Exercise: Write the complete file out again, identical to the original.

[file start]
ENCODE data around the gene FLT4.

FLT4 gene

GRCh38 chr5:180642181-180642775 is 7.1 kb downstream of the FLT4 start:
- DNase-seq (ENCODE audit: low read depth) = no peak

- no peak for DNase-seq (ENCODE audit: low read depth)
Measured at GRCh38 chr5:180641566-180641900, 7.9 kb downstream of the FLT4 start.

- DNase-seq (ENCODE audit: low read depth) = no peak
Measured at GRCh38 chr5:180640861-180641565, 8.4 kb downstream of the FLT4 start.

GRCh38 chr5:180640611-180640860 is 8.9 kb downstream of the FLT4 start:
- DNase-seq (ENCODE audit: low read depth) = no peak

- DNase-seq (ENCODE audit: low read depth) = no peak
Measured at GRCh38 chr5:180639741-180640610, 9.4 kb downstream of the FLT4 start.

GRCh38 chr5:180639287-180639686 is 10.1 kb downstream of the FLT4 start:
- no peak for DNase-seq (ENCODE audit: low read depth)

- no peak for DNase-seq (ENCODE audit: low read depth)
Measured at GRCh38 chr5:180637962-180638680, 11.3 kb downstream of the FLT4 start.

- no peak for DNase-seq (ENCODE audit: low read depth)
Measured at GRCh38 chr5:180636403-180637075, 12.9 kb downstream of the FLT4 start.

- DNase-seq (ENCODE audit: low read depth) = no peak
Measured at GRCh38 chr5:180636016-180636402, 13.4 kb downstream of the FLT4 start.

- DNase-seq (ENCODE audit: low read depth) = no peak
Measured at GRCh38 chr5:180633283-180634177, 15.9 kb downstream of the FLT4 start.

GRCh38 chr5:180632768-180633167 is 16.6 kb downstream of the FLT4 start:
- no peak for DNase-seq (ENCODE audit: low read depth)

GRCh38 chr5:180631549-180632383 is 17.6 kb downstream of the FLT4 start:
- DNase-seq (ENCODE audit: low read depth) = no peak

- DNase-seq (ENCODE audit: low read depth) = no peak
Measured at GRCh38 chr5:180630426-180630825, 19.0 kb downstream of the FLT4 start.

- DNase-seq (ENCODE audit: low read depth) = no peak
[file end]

ENCODE data around the gene FLT4.

FLT4 gene

GRCh38 chr5:180642181-180642775 is 7.1 kb downstream of the FLT4 start:
- DNase-seq (ENCODE audit: low read depth) = no peak

- no peak for DNase-seq (ENCODE audit: low read depth)
Measured at GRCh38 chr5:180641566-180641900, 7.9 kb downstream of the FLT4 start.

- DNase-seq (ENCODE audit: low read depth) = no peak
Measured at GRCh38 chr5:180640861-180641565, 8.4 kb downstream of the FLT4 start.

GRCh38 chr5:180640611-180640860 is 8.9 kb downstream of the FLT4 start:
- DNase-seq (ENCODE audit: low read depth) = no peak

- DNase-seq (ENCODE audit: low read depth) = no peak
Measured at GRCh38 chr5:180639741-180640610, 9.4 kb downstream of the FLT4 start.

GRCh38 chr5:180639287-180639686 is 10.1 kb downstream of the FLT4 start:
- no peak for DNase-seq (ENCODE audit: low read depth)

- no peak for DNase-seq (ENCODE audit: low read depth)
Measured at GRCh38 chr5:180637962-180638680, 11.3 kb downstream of the FLT4 start.

- no peak for DNase-seq (ENCODE audit: low read depth)
Measured at GRCh38 chr5:180636403-180637075, 12.9 kb downstream of the FLT4 start.

- DNase-seq (ENCODE audit: low read depth) = no peak
Measured at GRCh38 chr5:180636016-180636402, 13.4 kb downstream of the FLT4 start.

- DNase-seq (ENCODE audit: low read depth) = no peak
Measured at GRCh38 chr5:180633283-180634177, 15.9 kb downstream of the FLT4 start.

GRCh38 chr5:180632768-180633167 is 16.6 kb downstream of the FLT4 start:
- no peak for DNase-seq (ENCODE audit: low read depth)

GRCh38 chr5:180631549-180632383 is 17.6 kb downstream of the FLT4 start:
- DNase-seq (ENCODE audit: low read depth) = no peak

- DNase-seq (ENCODE audit: low read depth) = no peak
Measured at GRCh38 chr5:180630426-180630825, 19.0 kb downstream of the FLT4 start.

- DNase-seq (ENCODE audit: low read depth) = no peak